Q & A
Spiritual Practices: Witchcraft | Runes | Magic
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Question from a "post-Christian" (ex-fundamentalist): Are there really witches, or only New Agers and others thinking they are? If they exist now, why did we stop burning them in the 18th Century? (Do you suspect, as I do, that some of those witches may have been innocent unfortunates? Should we re-instate the process?
Yes, there are really witches. Some call themselves Wiccan, other are proud to be called pagans.
Yes, many of the so-called "witches" who were burned during the middle ages or later were simply women who looked or acted differently, who didn't pass a certain "weight" test, or who were victims of false accusation and public distrust. See Biblical versus Cultural Christianity.
No, of course the burning of witches should not be re-instated. Jesus taught us to love and forgive as we live and walk among the people of the world. We are called to be "in the world" but not "of the world." That implies that we demonstrate His love to those caught up in witchcraft but abstain from their practices. In America and elsewhere, witches have as much right to express their beliefs as do Christians.
Runes & Witchcraft:
Question: One of the speakers on the [televised National Geographics] show (I don't know if he was a witch or not) said PRECISELY what Voldemort says at the end of Harry Potter and the Sorcerer's Stone: basically that there is no good or evil, only power. The Cornish witch was using quotes from the Bible (!) to cast a blood spell just before he slices his hand open. He drips the blood onto a printout of Bible verses.
I am not slamming this poor deceived man because I did the same thing nine years ago by carving runes into a stick and pricking my finger to bleed onto them. When I lived in the Bay Area, I went to the spring equinox celebrations of an Asatru group called Freya's Folk. Most of them were very kind and polite and I'm sure none of them realized what they were doing was evil. I knew it. and I still participated in it 'till God revealed to me through nightmares and hallucinations exactly what kind of horrors I was fooling around with. I'm glad He did!
Oh yeah, the Cornish witch used a spell when he was a kid to get revenge on a thug at school, like Harry Potter.
One question I have about runes: are they evil in and of themselves? I like writing in runes, specifically the Elder Futhark, but I don't ascribe any supernatural power to them. I don't think I ever really did. I knew all along that I was doing evil, that nature and inanimate objects had no power of their own, and that the spirits were demons. But I was still dumb enough to try to convince myself that dabbling in Paganism was safe.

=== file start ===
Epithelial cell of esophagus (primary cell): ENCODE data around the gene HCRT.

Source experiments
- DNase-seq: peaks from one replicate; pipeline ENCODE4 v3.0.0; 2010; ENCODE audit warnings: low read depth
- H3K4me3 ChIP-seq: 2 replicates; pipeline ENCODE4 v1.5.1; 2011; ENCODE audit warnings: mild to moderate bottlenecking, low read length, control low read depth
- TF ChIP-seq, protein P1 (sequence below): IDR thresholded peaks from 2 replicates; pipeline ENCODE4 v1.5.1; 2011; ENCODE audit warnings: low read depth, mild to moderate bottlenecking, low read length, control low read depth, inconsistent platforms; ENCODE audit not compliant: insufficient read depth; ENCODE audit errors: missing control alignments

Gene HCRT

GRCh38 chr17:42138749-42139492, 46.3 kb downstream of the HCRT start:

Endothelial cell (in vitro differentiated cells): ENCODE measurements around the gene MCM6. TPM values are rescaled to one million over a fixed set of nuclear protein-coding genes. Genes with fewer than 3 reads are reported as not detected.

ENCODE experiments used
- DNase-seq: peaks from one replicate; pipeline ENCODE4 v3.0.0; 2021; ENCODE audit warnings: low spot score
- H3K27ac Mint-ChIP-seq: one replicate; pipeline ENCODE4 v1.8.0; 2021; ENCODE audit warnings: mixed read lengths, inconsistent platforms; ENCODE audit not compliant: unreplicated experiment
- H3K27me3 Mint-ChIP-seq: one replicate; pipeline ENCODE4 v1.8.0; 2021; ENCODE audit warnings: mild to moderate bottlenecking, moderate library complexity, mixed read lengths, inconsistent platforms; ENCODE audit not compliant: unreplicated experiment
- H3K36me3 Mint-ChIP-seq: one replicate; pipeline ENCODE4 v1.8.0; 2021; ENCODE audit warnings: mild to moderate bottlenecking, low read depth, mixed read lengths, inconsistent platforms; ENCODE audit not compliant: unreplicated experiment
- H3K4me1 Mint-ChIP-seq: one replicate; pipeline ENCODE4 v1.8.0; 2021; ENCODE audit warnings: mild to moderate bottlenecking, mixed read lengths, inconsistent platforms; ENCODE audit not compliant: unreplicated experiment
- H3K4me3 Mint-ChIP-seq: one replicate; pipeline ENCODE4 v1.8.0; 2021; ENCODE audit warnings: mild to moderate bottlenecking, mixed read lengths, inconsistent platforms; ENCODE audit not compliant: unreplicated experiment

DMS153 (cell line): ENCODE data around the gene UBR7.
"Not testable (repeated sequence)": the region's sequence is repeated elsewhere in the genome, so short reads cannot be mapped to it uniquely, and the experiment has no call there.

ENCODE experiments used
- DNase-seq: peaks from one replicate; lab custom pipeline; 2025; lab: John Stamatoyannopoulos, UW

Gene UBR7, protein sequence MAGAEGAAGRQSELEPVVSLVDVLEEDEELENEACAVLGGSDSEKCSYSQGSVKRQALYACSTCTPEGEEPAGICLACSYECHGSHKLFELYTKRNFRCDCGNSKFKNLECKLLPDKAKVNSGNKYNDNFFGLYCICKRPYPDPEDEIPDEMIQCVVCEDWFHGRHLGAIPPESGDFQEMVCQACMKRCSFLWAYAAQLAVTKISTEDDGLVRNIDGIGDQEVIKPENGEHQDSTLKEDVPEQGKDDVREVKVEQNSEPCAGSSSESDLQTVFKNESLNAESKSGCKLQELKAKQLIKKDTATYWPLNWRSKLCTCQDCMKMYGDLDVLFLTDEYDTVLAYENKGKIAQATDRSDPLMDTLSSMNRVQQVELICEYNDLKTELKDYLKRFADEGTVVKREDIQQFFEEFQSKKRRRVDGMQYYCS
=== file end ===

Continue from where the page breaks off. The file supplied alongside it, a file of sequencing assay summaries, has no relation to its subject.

I was an ulfhedhinn or werewolf, i.e., I had a dog/wolf familiar that I hope I've gotten rid of. I think it was a demon that took the form of a dog because it knew I liked animals in the dog family. I even tried to do shape-shifting even though I knew I couldn't really change into an animal.
I don't practice Paganism any more, so I would like to know if it's safe to write in runes just as a form of alphabet and not as a religious practice. If I draw a picture with a Viking/Norse theme I like to sign my last name in runes. If runes are always connected with demons I'll get rid of the Futhark font on my Mac. (I'm gladI
found a Scandinavian Christian to ask about this.) Fortunately I now have a real, God-created flesh-and-blood pet dog, not a demonic-familiar cheap imitation.
Answer: Originally, the Norse runes were primarily a way of writing messages -- like hiroglypics or (as you said) our modern alphabet. But they were also used in occult rituals to transmit energies or invoke occult forces. In our times, thanks in part to Tolkien, the latter use is gaining popularity. Any ritual object showing runes can continue to cause spiritual trouble through demonic attachments. Since you were involved in the occult, it's all the more important for you to eliminate all traces of the old symbols and links to those dark forces.
Yes, please get rid of the Futhark font right away. By earnest prayer -- affirming the freeing victory that Christ won for us at cross and the power of His blood to cleanse you from all occult entanglements -- "clean" your home of all the old stuff associated with paganism.
Question: When is majic okay? This has become an issue in our house. Is the use of majic in Thomas Tank Engine movie okay or what about the Hobbit. We do not wish to be legalistic in our household but are looking for some standards that are clear cut. I know the bible speaks against wizards, sorcery and divination but how is this applied to the world we know. Are fairy tales acceptable? Just trying to stay ahead of my young children.
Answer: (This is only the beginning of an answer.) You ask good questions. First let's see what God tells us:
"And many who had believed came confessing and telling their deeds. Also, many of those who had practiced magic brought their books together and burned them in the sight of all. And they counted up the value of them, and it totaled fifty thousand pieces of silver. So the word of the Lord grew mightily and prevailed." Acts 19:18-20 [These verses have become offensive to many, especially those who consider burning a book more offensive than swearing or dishonoring God.]
"There shall not be found among you anyone who makes his son or his daughter pass through the fire, or one who practices witchcraft, or a soothsayer, or one who interprets omens, or a sorcerer, or one who conjures spells, or a medium, or a spiritist, or one who calls up the dead. For all who do these things are an abomination to the Lord, and because of these abominations the Lord your God drives them out from before you.You shall be blameless before the Lord your God. For these nations which you will dispossess listened to soothsayers and diviners; but as for you, the Lord your God has not appointed such for you." Deuteronomy 18:9-12
"For rebellion is as the sin of witchcraft,
And stubbornness is as iniquity and idolatry.
Because you have rejected the word of the Lord,
He also has rejected you from being king." 1 Samuel 15:23
"They shall come upon you in their fullness
Because of the multitude of your sorceries,
For the great abundance of your enchantments.
For you have trusted in your wickedness;
You have said, ‘No one sees me’;
Your wisdom and your knowledge have warped you....
Stand now with your enchantments
And the multitude of your sorceries,
In which you have labored from your youth....